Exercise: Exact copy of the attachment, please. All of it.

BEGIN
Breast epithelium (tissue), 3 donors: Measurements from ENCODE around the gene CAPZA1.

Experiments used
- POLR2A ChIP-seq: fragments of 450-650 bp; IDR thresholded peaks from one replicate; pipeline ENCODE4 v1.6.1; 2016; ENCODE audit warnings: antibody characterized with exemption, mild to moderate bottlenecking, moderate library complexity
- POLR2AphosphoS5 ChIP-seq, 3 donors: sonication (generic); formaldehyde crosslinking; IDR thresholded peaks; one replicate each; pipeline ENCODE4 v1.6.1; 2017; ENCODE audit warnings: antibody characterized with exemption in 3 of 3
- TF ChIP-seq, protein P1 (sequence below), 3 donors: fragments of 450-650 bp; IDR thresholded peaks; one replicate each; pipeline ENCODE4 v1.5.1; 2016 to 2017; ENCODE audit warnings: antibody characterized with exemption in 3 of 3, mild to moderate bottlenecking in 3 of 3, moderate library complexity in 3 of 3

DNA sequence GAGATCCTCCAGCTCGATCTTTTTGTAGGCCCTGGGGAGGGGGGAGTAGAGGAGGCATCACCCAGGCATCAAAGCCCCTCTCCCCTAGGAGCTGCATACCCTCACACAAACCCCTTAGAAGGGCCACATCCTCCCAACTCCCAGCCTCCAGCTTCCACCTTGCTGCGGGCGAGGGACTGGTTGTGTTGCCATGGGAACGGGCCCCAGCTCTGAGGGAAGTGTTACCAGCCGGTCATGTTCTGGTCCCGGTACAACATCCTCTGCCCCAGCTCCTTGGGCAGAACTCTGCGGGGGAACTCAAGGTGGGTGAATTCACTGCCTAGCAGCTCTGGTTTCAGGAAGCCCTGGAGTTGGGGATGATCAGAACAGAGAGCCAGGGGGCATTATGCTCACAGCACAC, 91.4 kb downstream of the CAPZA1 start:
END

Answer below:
Breast epithelium (tissue), 3 donors: Measurements from ENCODE around the gene CAPZA1.

Experiments used
- POLR2A ChIP-seq: fragments of 450-650 bp; IDR thresholded peaks from one replicate; pipeline ENCODE4 v1.6.1; 2016; ENCODE audit warnings: antibody characterized with exemption, mild to moderate bottlenecking, moderate library complexity
- POLR2AphosphoS5 ChIP-seq, 3 donors: sonication (generic); formaldehyde crosslinking; IDR thresholded peaks; one replicate each; pipeline ENCODE4 v1.6.1; 2017; ENCODE audit warnings: antibody characterized with exemption in 3 of 3
- TF ChIP-seq, protein P1 (sequence below), 3 donors: fragments of 450-650 bp; IDR thresholded peaks; one replicate each; pipeline ENCODE4 v1.5.1; 2016 to 2017; ENCODE audit warnings: antibody characterized with exemption in 3 of 3, mild to moderate bottlenecking in 3 of 3, moderate library complexity in 3 of 3

DNA sequence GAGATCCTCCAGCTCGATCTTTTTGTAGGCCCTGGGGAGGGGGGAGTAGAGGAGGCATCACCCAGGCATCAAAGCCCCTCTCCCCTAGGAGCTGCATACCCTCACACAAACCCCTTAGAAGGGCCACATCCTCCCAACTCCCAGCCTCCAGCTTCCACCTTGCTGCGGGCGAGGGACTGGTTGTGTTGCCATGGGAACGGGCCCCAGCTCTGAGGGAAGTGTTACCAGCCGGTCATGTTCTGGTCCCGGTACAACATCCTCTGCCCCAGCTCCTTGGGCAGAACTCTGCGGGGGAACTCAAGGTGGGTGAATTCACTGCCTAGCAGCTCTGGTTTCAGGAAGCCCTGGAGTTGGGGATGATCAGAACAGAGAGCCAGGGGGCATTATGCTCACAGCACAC, 91.4 kb downstream of the CAPZA1 start: